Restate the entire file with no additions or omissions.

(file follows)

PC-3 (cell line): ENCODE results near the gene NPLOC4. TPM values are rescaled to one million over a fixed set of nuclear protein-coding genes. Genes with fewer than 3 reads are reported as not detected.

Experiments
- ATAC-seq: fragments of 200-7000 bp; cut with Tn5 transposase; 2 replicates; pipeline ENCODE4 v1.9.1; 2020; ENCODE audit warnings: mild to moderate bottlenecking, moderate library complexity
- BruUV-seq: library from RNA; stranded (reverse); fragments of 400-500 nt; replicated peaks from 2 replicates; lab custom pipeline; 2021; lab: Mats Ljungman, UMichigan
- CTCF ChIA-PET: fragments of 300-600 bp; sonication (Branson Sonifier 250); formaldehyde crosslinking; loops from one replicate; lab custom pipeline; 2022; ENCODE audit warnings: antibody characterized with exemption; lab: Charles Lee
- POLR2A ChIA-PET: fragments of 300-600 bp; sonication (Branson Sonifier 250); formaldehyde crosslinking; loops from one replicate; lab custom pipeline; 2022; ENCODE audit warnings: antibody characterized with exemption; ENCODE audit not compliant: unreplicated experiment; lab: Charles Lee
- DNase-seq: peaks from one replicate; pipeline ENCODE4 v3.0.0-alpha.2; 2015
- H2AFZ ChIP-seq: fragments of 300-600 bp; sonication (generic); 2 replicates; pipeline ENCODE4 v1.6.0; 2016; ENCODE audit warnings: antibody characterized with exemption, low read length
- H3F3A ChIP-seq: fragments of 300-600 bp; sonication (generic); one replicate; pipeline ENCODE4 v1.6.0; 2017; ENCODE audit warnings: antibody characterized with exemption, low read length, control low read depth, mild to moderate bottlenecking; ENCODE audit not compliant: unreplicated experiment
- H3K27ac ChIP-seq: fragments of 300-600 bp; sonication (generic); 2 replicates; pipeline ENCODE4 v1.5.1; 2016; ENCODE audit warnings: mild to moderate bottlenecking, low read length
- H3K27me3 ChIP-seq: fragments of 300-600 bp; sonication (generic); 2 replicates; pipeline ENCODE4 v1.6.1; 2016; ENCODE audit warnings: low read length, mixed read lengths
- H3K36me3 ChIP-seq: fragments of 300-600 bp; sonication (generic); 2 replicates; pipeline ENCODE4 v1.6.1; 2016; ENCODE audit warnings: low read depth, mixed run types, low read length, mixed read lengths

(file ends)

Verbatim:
PC-3 (cell line): ENCODE results near the gene NPLOC4. TPM values are rescaled to one million over a fixed set of nuclear protein-coding genes. Genes with fewer than 3 reads are reported as not detected.

Experiments
- ATAC-seq: fragments of 200-7000 bp; cut with Tn5 transposase; 2 replicates; pipeline ENCODE4 v1.9.1; 2020; ENCODE audit warnings: mild to moderate bottlenecking, moderate library complexity
- BruUV-seq: library from RNA; stranded (reverse); fragments of 400-500 nt; replicated peaks from 2 replicates; lab custom pipeline; 2021; lab: Mats Ljungman, UMichigan
- CTCF ChIA-PET: fragments of 300-600 bp; sonication (Branson Sonifier 250); formaldehyde crosslinking; loops from one replicate; lab custom pipeline; 2022; ENCODE audit warnings: antibody characterized with exemption; lab: Charles Lee
- POLR2A ChIA-PET: fragments of 300-600 bp; sonication (Branson Sonifier 250); formaldehyde crosslinking; loops from one replicate; lab custom pipeline; 2022; ENCODE audit warnings: antibody characterized with exemption; ENCODE audit not compliant: unreplicated experiment; lab: Charles Lee
- DNase-seq: peaks from one replicate; pipeline ENCODE4 v3.0.0-alpha.2; 2015
- H2AFZ ChIP-seq: fragments of 300-600 bp; sonication (generic); 2 replicates; pipeline ENCODE4 v1.6.0; 2016; ENCODE audit warnings: antibody characterized with exemption, low read length
- H3F3A ChIP-seq: fragments of 300-600 bp; sonication (generic); one replicate; pipeline ENCODE4 v1.6.0; 2017; ENCODE audit warnings: antibody characterized with exemption, low read length, control low read depth, mild to moderate bottlenecking; ENCODE audit not compliant: unreplicated experiment
- H3K27ac ChIP-seq: fragments of 300-600 bp; sonication (generic); 2 replicates; pipeline ENCODE4 v1.5.1; 2016; ENCODE audit warnings: mild to moderate bottlenecking, low read length
- H3K27me3 ChIP-seq: fragments of 300-600 bp; sonication (generic); 2 replicates; pipeline ENCODE4 v1.6.1; 2016; ENCODE audit warnings: low read length, mixed read lengths
- H3K36me3 ChIP-seq: fragments of 300-600 bp; sonication (generic); 2 replicates; pipeline ENCODE4 v1.6.1; 2016; ENCODE audit warnings: low read depth, mixed run types, low read length, mixed read lengths